Democratic presidential candidates brawled it out ahead of the Nevada caucus. (Photo credit: MARK RALSTON/AFP via Getty Images)
The Democratic presidential debate moderators seemed to have forgotten that they’re sitting in Nevada, a state in which nearly 20 percent of the residents are foreign-born and a state which has the largest proportions of illegal immigrants in the U.S. Unbelievably, only once during a 90-minute debate was a question about immigration posed. And even that one question was predictable and journalistically lazy.
When Telemundo senior correspondent Vanessa Hauc touched on the subject of immigration, it was to ask Minnesota Sen. Amy Klobuchar the specifics of her “plan to protect the Dreamers permanently” should the Supreme Court rule Deferred Action for Childhood Arrivals (DACA) an unconstitutional program.
Oh, wait, Klobuchar was questioned by Hauc about not knowing the name of Mexico’s president, Andrés Manuel López Obrador, but the real grilling was done by Klobuchar’s competitors. And that was as close as the moderators would get to the issue again. The fact is all voters deserve to hear from the potential Democratic presidential nominee about a subject that consistently falls in the top three most important issues to voters in Gallup polls.
Part of the media’s blindness to immigration stems from their tendency to view immigration in narrow terms. Immigration is about DACA, the border and the Statue of Liberty. But, it is also about concerns Americans have about the impact of foreign-worker visas on the domestic workforce and wages. And fears about a STEM worker crisis. In fact, the impact of immigration is felt by every voter in every part of the nation.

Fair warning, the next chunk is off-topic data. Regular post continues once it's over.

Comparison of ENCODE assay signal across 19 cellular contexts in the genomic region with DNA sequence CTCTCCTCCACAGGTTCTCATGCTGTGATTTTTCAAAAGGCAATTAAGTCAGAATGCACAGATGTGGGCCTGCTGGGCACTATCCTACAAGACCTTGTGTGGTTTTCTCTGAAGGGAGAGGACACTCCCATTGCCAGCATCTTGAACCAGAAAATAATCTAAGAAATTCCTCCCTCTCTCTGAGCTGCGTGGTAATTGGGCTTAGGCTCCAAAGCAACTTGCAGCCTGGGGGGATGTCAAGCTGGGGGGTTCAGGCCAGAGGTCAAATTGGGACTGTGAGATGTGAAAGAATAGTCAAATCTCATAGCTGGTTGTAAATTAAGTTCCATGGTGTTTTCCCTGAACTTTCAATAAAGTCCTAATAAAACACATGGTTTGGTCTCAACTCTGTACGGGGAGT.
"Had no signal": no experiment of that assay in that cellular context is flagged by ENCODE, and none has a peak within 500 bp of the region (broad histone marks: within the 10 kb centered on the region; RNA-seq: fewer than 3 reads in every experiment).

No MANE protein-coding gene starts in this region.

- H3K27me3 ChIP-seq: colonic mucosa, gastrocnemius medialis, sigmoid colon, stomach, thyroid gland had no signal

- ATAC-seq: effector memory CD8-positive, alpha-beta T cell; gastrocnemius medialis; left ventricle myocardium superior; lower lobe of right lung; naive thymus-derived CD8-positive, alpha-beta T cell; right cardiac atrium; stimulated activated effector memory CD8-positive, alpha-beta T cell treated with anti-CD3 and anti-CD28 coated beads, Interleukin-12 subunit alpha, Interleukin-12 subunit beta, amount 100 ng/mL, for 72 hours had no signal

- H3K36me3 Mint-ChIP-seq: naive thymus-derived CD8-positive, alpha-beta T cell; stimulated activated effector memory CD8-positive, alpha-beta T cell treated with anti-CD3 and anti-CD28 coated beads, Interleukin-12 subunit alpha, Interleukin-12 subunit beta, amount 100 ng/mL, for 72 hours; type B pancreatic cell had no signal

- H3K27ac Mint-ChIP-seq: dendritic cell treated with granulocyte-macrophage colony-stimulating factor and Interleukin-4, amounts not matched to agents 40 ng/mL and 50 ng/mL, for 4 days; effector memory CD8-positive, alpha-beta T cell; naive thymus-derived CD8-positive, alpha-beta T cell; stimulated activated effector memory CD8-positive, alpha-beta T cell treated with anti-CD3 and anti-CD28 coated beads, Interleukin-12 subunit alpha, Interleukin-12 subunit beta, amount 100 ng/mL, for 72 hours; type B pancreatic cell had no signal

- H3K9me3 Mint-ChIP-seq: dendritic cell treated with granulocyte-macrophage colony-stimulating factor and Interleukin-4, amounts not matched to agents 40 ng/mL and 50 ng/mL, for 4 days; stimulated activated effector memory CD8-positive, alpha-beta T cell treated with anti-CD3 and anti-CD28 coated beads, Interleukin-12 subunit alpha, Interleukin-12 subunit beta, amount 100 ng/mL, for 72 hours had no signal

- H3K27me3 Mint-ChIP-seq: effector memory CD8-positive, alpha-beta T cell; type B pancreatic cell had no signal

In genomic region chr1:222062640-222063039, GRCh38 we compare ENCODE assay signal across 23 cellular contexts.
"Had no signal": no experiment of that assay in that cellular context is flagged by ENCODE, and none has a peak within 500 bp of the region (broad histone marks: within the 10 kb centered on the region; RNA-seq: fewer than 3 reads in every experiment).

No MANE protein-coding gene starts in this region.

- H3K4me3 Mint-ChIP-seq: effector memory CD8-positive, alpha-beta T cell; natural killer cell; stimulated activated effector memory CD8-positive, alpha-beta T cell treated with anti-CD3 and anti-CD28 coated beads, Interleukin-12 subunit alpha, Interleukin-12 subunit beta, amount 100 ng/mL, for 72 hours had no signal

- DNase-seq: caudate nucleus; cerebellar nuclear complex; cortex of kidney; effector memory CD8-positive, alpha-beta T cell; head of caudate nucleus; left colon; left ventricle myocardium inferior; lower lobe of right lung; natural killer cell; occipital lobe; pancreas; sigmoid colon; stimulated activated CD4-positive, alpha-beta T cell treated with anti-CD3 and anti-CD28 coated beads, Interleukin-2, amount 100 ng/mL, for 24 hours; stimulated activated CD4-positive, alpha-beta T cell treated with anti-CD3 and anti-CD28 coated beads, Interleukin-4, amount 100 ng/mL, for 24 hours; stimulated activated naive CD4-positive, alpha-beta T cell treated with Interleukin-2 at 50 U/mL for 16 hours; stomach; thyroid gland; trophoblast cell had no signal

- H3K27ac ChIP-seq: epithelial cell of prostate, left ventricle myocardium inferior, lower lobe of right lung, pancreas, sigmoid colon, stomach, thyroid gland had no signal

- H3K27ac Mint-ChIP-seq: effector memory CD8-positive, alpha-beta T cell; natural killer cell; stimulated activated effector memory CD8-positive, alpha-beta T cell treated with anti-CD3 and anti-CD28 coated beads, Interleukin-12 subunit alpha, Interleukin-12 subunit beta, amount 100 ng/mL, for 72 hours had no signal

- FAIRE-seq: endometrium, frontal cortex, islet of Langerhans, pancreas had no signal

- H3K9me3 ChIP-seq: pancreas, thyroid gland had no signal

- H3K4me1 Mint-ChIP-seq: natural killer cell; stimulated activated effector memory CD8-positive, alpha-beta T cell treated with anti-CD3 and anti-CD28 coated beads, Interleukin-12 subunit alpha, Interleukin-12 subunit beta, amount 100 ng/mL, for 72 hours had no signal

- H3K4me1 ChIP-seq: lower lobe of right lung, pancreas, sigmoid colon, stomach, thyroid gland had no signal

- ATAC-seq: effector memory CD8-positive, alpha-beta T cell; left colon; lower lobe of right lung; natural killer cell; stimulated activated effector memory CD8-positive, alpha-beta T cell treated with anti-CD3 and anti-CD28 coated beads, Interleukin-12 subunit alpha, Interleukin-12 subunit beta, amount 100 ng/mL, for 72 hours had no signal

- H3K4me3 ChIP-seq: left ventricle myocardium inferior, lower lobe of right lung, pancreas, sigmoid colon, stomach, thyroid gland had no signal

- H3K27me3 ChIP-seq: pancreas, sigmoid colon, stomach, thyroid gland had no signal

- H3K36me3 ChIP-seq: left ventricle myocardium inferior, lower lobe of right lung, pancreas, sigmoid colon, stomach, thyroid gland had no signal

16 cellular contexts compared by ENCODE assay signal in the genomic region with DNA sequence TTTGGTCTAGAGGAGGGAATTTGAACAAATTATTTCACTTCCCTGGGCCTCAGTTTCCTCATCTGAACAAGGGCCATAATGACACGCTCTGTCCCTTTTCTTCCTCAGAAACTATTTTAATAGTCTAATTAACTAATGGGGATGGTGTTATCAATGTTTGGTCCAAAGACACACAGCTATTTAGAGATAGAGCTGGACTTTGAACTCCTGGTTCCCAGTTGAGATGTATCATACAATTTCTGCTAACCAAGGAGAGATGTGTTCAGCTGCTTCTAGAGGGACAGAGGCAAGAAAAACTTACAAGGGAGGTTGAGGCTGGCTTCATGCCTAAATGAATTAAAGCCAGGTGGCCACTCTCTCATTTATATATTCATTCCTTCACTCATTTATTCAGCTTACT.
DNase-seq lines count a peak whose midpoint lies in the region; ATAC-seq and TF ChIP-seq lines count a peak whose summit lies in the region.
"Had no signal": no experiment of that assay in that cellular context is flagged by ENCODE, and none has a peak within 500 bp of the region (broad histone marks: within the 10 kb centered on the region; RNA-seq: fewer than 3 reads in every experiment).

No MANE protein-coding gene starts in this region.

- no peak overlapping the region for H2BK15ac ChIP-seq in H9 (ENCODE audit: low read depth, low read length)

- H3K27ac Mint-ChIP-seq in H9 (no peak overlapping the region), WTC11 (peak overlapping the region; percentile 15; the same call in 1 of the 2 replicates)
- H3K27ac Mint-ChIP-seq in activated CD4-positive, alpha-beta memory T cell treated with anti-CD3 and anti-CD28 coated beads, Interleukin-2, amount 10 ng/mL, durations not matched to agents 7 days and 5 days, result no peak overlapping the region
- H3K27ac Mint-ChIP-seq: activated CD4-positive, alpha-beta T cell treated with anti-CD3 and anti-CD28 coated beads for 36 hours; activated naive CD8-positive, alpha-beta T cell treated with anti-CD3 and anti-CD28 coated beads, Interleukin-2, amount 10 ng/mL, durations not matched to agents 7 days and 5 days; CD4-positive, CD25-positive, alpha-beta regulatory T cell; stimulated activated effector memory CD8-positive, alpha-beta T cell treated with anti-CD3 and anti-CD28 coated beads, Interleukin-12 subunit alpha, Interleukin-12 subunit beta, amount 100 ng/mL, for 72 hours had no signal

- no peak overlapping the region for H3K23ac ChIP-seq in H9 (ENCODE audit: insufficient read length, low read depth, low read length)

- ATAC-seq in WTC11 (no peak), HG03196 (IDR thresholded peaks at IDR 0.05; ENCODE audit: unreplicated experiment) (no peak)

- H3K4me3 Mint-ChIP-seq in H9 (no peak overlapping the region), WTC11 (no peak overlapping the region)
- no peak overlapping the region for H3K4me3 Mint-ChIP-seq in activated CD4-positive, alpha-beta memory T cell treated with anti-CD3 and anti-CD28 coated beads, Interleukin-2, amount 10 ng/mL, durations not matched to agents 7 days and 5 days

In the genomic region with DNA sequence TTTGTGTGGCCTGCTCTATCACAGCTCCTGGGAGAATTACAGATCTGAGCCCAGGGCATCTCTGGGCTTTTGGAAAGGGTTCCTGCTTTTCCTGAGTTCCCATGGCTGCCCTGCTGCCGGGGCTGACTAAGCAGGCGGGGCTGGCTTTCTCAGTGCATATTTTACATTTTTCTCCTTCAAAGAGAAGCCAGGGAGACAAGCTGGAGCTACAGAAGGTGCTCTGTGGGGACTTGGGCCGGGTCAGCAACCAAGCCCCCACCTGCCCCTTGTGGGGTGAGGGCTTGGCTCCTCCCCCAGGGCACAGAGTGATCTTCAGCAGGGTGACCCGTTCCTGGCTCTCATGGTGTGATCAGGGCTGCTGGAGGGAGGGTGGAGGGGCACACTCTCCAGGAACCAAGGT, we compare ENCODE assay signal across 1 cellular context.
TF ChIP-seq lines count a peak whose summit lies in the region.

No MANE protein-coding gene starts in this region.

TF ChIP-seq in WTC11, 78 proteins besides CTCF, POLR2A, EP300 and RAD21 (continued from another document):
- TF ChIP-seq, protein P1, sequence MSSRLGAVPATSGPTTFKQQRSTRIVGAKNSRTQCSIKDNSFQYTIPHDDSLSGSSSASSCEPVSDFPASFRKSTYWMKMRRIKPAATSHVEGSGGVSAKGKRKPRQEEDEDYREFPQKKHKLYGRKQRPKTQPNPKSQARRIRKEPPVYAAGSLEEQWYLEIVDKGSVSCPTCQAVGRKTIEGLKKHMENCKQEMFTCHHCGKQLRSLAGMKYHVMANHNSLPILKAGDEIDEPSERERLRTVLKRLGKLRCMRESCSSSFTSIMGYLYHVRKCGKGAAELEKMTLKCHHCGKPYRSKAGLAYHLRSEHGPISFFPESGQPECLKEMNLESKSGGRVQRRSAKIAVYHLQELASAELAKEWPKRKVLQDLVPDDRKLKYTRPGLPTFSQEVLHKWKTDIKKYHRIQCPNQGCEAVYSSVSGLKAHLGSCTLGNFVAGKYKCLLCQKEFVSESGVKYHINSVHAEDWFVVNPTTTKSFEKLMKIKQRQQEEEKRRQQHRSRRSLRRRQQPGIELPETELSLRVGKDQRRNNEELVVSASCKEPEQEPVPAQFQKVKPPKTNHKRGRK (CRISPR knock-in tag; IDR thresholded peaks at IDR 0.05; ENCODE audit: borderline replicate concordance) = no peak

Moderators could have gone “local” by getting candidates to react to a Las Vegas Review-Journal investigative report last summer that determined as many as 1 of every 14 inmates in the state is an illegal alien and that those immigrant felons are costing Nevada taxpayers north of $21 million a year.
Or they could have addressed health care, which rates as a top concern for Democratic primary votes. But not one moderator followed-up on the scrutiny given to Vermont Sen. Bernie Sanders’ Medicare-for-all plan with a question to all candidates about proposals to extend health care coverage to all illegal immigrants. It was posed in the first debate when the candidate field was much larger and more ideologically diverse.
Or what about education? The Democratic candidates have rolled out plans to forgive all or most of the $1.6 trillion of student loan debt and provide tuition-free college. Would those plans extend to illegal immigrants now or in the future? Should all states give in-state tuition to illegal immigrants and foreign students, as some states have?
If we are going to fix an immigration system that everybody acknowledges is broken, then why not start by asking the question: What is an appropriate level for the nation’s current and future economic needs, and what is the impact of doing absolutely nothing? Las Vegas may be known for showcasing great entertainment and sporting events, but last night’s debate was neither and the American voter was sadly left wanting a refund.
Jennifer G. Hickey is a Web Content Writer at the Federation for American Immigration Reform.
Editor’s Note: This article originally appeared in immigrationreform.com.